Call it a post-music festival tailspin, but I want to go back to Austin City Limits (ACL).
But then again, I actually don’t.
For those who aren’t familiar, ACL is a three-day music festival held at Zilker Park in Austin, Texas, similar to a Coachella or Bonnaroo. Bands play from noon ’til 10pm, and people bounce around from stage-to-stage, sipping beers while trying to stay out of the heat.
It’s a great weekend if you’ve never been to one. Austin is an amazing city, the music was great, and I had the pleasure of hanging with 10 of my closest friends.
It’s anything a guy could want. It’s an experience you work for, literally.
But then the weekend ends, and after three sleepless nights and early mornings, it’s all your body – and mind – can handle.
And, of course, in that moment, when you want nothing more than to recover in bed, you’re thrust back into the workweek on Monday without the support of good people and good times. It’s a culture shock. One that’s surprisingly jarring, seeing as music festivals only span Friday through Sunday.
Then, as I’m sure you know, it takes a while to reboot and get back into the swing of things. You essentially lose a few days of productivity.
Is it worth it? Hell yeah.
But that doesn’t change the fact that you sacrifice upwards of a week – if not more – that could’ve been used to push you closer to your future goals.
So, how can we enjoy weekends like the one I just had, while still remaining diligent and focused?
The Point of Life is Happiness
Read above. It is, isn’t it?
But what is happiness? Because I see it two ways: It’s the enjoyment of the moment but it’s also progression toward a higher goal.
We need both. We need fun experiences with no responsibility but we also need times of diligent focus. Unfortunately, it’s hard to have both in succession.
So what do we do? Do we give up one for the other?
No, of course not.
But we have to be honest about what’s important in our lives. If there’s a goal you want to achieve within a four-week period, and you want it above all else, you might have to forgo a raucous weekend like the one I described above. However, if there’s a momentary experience you desire, it might make sense to sacrifice a week of productivity to have it.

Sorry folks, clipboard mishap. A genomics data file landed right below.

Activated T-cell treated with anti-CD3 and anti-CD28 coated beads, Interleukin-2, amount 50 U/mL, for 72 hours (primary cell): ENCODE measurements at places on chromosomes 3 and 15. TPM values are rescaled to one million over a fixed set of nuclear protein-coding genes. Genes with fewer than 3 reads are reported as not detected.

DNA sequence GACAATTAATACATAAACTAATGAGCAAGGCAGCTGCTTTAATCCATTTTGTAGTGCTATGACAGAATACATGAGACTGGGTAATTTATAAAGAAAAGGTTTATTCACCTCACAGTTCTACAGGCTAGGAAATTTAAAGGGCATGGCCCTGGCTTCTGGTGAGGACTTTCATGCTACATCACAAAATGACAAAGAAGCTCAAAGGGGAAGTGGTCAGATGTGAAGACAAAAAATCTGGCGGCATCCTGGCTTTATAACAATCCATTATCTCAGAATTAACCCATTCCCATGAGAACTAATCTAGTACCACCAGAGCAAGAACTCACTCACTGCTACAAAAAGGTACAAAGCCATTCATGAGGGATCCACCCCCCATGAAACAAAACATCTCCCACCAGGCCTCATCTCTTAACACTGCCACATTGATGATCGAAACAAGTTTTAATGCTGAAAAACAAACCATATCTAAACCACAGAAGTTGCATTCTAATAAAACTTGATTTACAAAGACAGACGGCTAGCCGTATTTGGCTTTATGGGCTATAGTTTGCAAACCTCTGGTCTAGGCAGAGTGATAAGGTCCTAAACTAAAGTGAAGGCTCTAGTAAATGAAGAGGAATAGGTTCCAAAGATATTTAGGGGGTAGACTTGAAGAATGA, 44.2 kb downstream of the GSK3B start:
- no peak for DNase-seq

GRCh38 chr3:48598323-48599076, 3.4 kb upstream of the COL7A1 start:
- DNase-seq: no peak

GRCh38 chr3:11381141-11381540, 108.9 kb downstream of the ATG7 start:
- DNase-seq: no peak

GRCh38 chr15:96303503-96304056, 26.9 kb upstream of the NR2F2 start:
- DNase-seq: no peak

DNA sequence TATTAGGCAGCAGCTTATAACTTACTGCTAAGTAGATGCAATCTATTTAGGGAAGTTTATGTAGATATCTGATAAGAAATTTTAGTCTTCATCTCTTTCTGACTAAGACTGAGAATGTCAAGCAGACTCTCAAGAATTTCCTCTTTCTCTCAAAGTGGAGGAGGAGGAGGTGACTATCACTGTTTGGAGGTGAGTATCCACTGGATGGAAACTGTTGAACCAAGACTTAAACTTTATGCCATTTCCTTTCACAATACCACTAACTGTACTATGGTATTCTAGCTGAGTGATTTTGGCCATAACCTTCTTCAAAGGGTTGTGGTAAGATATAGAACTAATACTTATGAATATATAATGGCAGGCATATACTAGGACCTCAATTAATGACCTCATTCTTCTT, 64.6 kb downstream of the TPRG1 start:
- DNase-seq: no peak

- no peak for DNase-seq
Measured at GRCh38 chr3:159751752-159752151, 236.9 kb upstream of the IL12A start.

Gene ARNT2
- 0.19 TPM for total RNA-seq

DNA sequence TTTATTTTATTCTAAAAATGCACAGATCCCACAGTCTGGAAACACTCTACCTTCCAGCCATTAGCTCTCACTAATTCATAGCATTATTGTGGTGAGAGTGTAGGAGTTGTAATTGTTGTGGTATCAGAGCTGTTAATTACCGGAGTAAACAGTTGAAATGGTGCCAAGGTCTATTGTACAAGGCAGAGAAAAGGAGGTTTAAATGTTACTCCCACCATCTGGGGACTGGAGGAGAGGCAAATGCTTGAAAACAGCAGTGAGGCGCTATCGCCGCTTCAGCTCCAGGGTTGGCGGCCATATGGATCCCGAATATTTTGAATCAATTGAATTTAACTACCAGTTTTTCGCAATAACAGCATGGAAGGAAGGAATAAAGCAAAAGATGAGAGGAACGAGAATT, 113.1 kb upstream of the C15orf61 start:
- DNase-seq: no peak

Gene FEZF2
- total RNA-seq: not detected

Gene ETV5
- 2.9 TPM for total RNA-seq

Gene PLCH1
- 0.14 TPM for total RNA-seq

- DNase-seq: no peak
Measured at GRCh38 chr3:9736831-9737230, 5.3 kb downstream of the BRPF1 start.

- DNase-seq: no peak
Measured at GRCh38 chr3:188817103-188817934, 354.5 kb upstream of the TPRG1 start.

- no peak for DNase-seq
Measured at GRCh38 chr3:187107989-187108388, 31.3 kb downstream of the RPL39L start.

I suppose the bottom line is to define your happiness. What’ll bring you the most value and joy? And not only that, what will give you the most lasting value and joy?
Experiences are great, but it’s not uncommon to give up long-term satisfaction for a short-term thrill. Conversely, it’s common to focus too much on the future, thereby giving up the joy of the present moment.
Therefore, outlining what makes you happy is the first step to balancing your current happiness with the achievement of your future goals.
A Life of Future Goals and Current Happiness
I’ll give you another conundrum.
Here I am again, obviously, back in Austin, for the second time this year. I’ll be staying for another month, bringing my total to 60 days in 2016, and counting.
From the outside looking in, that’s an amazing way to live life. And honestly, from the inside out, it’s pretty great, too.
But I can’t shake the feeling that I’m not “giving it my all” in regards to my future goals. Sure, it’s up to me to be diligent in my work, but when you live in a new and exciting place, it’s easy to feel as if you’re on a long-term vacation.
So I worry that I’m giving myself the joy of the present moment at the expense of my future.
But even as I write that I laugh at how dumb it sounds. i work hard and I know it. The fact that I do it in Los Angeles one month and Austin the next doesn’t change that fact.
And in actuality, after I achieve all my lofty goals, do you know what I want my life to look like? I want to split my time between Austin and Los Angeles. But…I’m already doing that. I’m literally living my dream.
Of course, things would be slightly different if I’d already achieved all my long-term goals.
I’d probably own a house out here instead of renting Airbnb’s and staying in friends’ spare bedrooms. I’d have a book deal so my job would literally be to work on my creative passion. And I’d have more free time since my fiction writing would be paying the bills.
So yes, it could be a little better, but at the same time, I’m still living my life now, exactly as I want to.
Which means you can still live for short-term thrills and work toward long-term endeavors. I’m literally doing it as I type.
Mastering the Balancing Act
It’s up to you, really.
Define what you want in the present and outline what you need to do to achieve your future goals. Weight the importance of each against each other.
Then, work toward achieving both: short-term contentment and long-term happiness.
You’ll have to prioritize one over the other every once in a while. But ultimately, if you plan, you can work hard toward your future goals, and at the same time, live the exact life you want each and every day.
Trust me. I’m doing it.
Evan Tarver is an author, nonfiction writer and editor, screenwriter, and small business owner with a background in finance and technology. Overall, the content he creates is meant to shift the way people think and encourage them to act. Some ideas explore the social environment on the macro level, some ideas explore the transformative power of personal growth on the micro-level, while most fall somewhere in between.